Before I write paragraphs upon paragraphs about how great Portugal is, I’ll talk about my visit to Sintra, a short day trip from Lisbon.
Sintra is a city about 40 minutes away from Lisbon, easily accessible by train for just 3.40 euros roundtrip. It was originally a Moorish city and the remnants of the Moorish Castle built in the 8th-9th centuries sit forebodingly on a hilltop above the town. In 1147, a Portuguese king recaptured the area and it became a favorite vacation spot of Portuguese aristocracy for 600 years.
It was also a favorite place of Lord Byron (who I am quite fond of). He wrote: “Lo! Sintra’s glorious Eden intervenes/In variegated maze of mount and glen/Ah me! what hand can pencil guide, or pen/To follow half on which the eye dilates/Through views more dazzling unto mortal ken/Than those whereof such things the bard relates/Who to the awe-struck world unlocked Elysium’s gates?” and in a letter to a friend, “I must just observe that the village of Sintra in Estramadura is the most beautiful, perhaps in the world. I am very happy here.”
The magic and weirdness started on the train. There was a ginormous aqueduct next to modern 20-story apartment buildings AND the oldest intact buildings I’ve ever seen. It was such a crazy combination, I wish I had captured with my camera, but I didn’t and the internet pictures do not give justice to the weird juxtaposition.
Sintra is a page out of a fairytale. I do not totally understand why it is this way; what started this architectural craze. But the town is nestled in these eerie mysterious hills, partly shrouded in fog on the morning that I arrived. And dotting the countryside are ornately decorated, rainbow bright palaces – sitting on properties designed to be “playgrounds” for the rich (you’ll see what I mean soon). It’s like a cool decaying theme park.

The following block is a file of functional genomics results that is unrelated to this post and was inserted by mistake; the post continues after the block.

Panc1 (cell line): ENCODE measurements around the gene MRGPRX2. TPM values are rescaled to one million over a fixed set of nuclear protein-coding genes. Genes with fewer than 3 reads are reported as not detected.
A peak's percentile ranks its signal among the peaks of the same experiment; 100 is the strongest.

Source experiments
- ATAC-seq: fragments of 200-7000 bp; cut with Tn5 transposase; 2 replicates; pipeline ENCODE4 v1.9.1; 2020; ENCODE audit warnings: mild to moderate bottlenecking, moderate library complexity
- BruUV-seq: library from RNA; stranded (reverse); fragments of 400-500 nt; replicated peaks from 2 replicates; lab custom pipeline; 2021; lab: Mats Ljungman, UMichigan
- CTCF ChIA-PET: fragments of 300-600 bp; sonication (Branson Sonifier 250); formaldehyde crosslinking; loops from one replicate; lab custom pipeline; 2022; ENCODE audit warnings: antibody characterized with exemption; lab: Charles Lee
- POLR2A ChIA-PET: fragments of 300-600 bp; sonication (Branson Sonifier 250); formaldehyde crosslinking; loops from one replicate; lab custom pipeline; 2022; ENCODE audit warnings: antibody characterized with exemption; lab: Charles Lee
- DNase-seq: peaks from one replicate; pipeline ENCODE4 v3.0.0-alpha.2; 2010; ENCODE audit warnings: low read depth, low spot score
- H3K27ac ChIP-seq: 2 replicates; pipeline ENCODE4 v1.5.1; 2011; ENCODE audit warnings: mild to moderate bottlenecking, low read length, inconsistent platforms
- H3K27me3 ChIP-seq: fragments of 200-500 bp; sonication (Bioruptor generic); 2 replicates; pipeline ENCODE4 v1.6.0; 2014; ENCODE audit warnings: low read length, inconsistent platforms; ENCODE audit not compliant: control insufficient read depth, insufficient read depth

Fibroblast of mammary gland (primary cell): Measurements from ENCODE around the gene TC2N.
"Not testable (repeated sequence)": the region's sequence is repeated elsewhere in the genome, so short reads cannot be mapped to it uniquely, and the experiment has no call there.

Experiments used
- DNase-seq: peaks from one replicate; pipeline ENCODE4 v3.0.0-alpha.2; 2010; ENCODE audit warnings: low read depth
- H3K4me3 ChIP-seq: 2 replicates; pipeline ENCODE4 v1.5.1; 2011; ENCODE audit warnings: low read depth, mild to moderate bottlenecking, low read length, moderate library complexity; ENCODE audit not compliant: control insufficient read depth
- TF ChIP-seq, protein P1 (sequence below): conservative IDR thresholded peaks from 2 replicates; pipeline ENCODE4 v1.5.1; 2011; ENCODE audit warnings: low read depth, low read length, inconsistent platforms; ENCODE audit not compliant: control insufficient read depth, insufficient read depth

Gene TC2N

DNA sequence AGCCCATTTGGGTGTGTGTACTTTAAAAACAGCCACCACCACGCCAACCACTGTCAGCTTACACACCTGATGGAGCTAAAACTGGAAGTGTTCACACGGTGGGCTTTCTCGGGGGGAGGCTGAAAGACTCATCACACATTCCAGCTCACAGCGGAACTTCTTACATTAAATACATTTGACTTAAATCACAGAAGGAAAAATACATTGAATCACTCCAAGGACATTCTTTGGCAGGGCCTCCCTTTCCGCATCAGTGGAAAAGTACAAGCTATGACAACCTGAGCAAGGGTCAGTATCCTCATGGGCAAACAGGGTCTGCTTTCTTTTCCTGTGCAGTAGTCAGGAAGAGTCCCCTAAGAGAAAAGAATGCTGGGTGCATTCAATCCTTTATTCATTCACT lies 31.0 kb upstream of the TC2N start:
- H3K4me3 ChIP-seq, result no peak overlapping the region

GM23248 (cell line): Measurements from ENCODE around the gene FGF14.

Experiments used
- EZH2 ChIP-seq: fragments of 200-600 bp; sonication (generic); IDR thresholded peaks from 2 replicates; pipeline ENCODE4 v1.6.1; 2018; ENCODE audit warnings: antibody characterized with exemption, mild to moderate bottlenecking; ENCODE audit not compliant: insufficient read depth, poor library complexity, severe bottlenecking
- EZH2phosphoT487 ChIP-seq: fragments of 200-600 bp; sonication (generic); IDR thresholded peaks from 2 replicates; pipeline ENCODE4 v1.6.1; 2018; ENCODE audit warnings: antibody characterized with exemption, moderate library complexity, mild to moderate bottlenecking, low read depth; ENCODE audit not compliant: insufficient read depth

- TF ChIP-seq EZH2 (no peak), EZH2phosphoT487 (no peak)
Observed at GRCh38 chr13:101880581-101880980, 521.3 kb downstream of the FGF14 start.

The medieval national palace in the center of town.
The forest is just as weird as the buildings. The only way I can describe it is that it is exactly as if you were in a Disney animated princess movie. In one panorama, you never see the same type of tree twice; massive and perfectly rounded rocks sit amongst the trees and in some places everything is covered in a perfect layer of bright green moss. As far as your eye can see, it looks like someone has edited the scene and increased the contrast and saturation. I hope that my pictures will make up for where my description is lacking.
I walked to Pena Palace (a former monastery converted into a palace for Queen Dona Maria II of Portugal) on the highest hill and the Moorish Castle just across from it.
The Moorish Castle as seen from Pena Palace.
I wish I could show you the map of the grounds for these palaces. They’re extensive. The second one I visited, Quinta da Regaleira, was a cheaper entrance fee and even better than the Pena one. It is built in the “exuberantly decorative” neo-manueline style, a perfect example of Portuguese romanticism.
A door in the dining room of the house.
The “garden”, though it’s more appropriate to call it the many acre park that the house sits on, is [direct quote] “an image of the Cosmos, revealed through a succession of magic and mysterious places… A candidate is led by an Ariadne’s thread on their metaphysical quest for paradise… Various scenes from their journey appear along the way and in these realms abound references to the worlds of mythology, to the mission of the Templars, to great mystics and miraculous magicians, and to the enigmas of alchemy.”
Simply put, it’s a giant playground of awesomeness. After the main gate, there’s a terrace of statues, a chapel, a grotto, multiple fountains, a tennis court, multiple towers offering viewpoints over the grounds, a greenhouse, multiple caves, a waterfall, and, oh yeah, a subterranean tower (7 story) that leads you to a series of underground tunnels that link different monuments together. Example: sneak behind the waterfall and you will find a tunnel that you can follow to one of the caves, or a fountain, or back to the tower. It is actually really scary. When you’re alone, and the tunnels are totally dark.
The main gate.
Chapel with house in the background.
Go behind the fountain to get to the tunnels.
The subterranean tower!
The waterfall area (connected to tunnels).